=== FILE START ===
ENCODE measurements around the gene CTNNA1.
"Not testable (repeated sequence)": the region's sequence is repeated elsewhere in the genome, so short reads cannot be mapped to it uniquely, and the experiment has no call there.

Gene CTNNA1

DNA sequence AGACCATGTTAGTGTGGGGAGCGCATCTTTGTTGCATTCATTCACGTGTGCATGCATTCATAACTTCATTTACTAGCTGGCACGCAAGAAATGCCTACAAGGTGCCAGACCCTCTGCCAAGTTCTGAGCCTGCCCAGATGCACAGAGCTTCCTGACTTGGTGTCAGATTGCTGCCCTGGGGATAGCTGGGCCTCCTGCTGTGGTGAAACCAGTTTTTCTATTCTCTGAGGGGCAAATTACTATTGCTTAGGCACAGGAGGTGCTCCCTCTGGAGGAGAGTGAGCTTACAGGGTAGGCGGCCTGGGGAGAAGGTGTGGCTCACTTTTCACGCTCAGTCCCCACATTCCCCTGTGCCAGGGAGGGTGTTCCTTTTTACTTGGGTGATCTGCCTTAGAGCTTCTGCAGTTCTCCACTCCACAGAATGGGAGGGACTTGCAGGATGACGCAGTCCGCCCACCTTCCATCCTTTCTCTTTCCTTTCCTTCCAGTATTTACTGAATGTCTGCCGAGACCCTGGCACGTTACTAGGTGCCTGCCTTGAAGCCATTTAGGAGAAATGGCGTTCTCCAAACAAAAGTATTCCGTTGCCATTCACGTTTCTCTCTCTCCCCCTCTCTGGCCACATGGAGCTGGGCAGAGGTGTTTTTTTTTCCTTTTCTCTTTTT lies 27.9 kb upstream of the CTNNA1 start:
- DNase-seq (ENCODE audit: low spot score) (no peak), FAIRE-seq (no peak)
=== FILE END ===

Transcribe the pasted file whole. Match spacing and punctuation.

ENCODE measurements around the gene CTNNA1.
"Not testable (repeated sequence)": the region's sequence is repeated elsewhere in the genome, so short reads cannot be mapped to it uniquely, and the experiment has no call there.

Gene CTNNA1

DNA sequence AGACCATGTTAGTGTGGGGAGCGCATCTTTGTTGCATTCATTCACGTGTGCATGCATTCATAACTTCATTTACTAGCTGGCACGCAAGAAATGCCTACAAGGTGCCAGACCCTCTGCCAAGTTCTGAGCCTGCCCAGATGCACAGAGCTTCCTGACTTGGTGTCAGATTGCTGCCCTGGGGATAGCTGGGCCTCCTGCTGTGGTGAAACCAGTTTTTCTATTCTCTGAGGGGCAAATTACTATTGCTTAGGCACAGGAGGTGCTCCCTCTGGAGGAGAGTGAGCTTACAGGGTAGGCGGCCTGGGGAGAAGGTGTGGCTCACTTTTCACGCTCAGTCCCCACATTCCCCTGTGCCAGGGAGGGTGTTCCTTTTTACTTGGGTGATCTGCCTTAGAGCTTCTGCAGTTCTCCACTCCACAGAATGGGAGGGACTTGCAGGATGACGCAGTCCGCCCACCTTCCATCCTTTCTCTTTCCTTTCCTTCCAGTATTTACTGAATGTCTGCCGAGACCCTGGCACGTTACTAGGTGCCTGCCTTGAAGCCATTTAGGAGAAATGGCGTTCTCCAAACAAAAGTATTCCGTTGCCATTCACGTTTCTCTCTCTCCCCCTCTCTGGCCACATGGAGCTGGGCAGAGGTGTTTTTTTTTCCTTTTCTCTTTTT lies 27.9 kb upstream of the CTNNA1 start:
- DNase-seq (ENCODE audit: low spot score) (no peak), FAIRE-seq (no peak)